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Prices tumble as higher Russian supply expected


© Reuters. FILE PHOTO: A worker checks pipes at a gas compressor station on the Yamal-Europe pipeline near Nesvizh, some 130 km (81 miles) southwest of Minsk December 29, 2006.REUTERS/Vasily Fedosenko/File Photo

LONDON (Reuters) – British and Dutch gas prices fell on Friday amid profit taking after sharp gains the previous day on the Russian invasion of Ukraine and as auction results showed flows might resume westward through Russia’s Yamal-Europe pipeline.

In the Dutch gas market, the front-month contract fell by 27.95 euros to 108.05 euros per megawatt hour (MWh) by 1224 GMT, having risen to an intraday high of around 140 euros/MWh on Thursday.

The price for April was down 17.00 euros at 99.00 euros/MWh, while the winter 2022 contract was down 31.55 euros at 94.00 euros/MWh.

In the UK gas market, the March price fell by 69.47 pence to 252.20 pence/therm, while the summer 2022 price slumped by 70.00 pence to 260.00 p/therm.

Traders said there was a correction in early trade which was later accentuated by auction results which showed the portion of the Yamal-Europe pipeline from Poland to Germany, which has been supplying gas in reverse mode since late December, could resume in the normal westward way later today.

According to Poland’s Gaz-System, which operates the Polish section of the pipeline, gas capacity of 6.4 million kilowatt-hour per hour has been allocated for Gazprom (MCX:GAZP) for transit via the Kondratki transit point from 1500 local time (1400 GMT) on Friday until Saturday morning.

However, the resumption of westward flows was not a given, a trader said, adding that the market was still very volatile.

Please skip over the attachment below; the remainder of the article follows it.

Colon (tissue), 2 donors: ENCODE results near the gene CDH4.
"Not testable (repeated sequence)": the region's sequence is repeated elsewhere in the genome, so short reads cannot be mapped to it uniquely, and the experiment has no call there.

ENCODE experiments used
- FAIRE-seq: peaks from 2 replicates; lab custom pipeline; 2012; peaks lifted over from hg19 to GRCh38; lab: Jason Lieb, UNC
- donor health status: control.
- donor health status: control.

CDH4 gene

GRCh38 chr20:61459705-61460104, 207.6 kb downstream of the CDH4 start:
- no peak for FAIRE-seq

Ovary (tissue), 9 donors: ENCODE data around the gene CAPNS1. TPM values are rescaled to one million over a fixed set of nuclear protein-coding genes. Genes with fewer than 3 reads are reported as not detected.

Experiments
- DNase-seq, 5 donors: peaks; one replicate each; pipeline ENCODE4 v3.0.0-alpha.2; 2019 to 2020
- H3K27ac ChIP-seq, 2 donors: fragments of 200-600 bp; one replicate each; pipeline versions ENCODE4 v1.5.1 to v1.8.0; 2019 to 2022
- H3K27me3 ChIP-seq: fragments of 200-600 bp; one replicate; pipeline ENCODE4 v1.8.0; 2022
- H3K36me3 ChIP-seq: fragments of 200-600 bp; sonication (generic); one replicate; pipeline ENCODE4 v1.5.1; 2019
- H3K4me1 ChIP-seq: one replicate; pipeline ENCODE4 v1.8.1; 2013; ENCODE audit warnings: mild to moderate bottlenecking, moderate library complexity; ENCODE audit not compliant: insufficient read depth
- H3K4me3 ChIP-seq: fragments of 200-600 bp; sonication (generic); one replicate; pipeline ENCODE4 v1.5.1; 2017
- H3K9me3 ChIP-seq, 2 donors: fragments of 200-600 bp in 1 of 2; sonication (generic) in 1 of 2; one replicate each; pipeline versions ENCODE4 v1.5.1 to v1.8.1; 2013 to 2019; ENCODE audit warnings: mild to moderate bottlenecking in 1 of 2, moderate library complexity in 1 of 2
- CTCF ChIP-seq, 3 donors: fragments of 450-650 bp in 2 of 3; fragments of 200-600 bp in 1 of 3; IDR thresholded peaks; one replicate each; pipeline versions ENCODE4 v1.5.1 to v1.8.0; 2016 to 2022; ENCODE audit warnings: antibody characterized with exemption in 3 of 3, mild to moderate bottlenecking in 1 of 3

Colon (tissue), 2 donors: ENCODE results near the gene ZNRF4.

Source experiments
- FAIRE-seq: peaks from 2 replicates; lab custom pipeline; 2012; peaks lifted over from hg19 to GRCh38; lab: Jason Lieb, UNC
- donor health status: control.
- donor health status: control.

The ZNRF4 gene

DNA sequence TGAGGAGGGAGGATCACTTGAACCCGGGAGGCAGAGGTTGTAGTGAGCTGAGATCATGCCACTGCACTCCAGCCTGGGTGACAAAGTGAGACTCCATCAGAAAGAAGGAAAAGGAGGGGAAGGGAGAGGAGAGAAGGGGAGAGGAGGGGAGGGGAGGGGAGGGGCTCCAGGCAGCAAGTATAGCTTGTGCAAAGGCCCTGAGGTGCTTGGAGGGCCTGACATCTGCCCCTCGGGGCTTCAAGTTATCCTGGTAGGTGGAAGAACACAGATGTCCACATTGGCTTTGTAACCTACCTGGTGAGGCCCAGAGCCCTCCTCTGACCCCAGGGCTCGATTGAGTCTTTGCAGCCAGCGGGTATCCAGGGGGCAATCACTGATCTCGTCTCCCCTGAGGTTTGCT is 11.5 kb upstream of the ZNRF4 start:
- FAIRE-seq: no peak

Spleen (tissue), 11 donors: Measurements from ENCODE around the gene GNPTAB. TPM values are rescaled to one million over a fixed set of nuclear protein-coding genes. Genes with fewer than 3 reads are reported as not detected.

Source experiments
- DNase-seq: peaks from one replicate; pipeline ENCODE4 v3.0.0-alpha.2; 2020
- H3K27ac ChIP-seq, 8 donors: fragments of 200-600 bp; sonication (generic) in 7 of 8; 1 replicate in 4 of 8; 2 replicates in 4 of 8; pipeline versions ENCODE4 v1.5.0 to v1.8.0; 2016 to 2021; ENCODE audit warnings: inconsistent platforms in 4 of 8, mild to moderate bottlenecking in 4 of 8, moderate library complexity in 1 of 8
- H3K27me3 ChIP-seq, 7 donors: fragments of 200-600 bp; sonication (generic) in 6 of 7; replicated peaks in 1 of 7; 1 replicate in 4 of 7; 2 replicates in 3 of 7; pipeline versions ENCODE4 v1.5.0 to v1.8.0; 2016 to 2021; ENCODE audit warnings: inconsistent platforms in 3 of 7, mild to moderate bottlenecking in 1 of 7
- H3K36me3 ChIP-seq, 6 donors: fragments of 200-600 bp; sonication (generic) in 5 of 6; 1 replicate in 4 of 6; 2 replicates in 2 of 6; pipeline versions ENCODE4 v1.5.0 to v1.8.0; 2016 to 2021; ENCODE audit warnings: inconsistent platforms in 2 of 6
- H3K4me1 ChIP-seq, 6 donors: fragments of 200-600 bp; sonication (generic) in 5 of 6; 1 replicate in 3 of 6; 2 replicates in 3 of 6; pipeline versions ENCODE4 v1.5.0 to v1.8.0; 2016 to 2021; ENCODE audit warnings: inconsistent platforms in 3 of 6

Russian supply to Europe has increased since yesterday via the Ukrainian route (Velky Kapusany entry point), Refinitiv Eikon data showed.

Refinitiv analysts said the recent price spike had made it cheaper to take Russian pipeline gas than buy gas on the spot market.

In response to the invasion of Ukraine, the United States and other countries have hit Russia with a wave of sanctions. However, Russia will not have its oil and gas flows specifically targeted by sanctions, a U.S. official said.

“Clearly there is concern over what retaliation we could see from Russia due to sanctions. The main risk being that we see Russia further reducing gas flows to Europe,” said analysts at ING Economics.

Russian’s Gazprom said it was supplying gas via Ukraine in line with demand from European consumers. Demand from European consumers stood at 103.8 million cubic metres on Friday.

European Union carbon prices rose, with the benchmark December 2022 contract up 1.16 euros at 88.19 euros a tonne.

Prices tumble on hopes for westward Yamal-Europe pipeline flows

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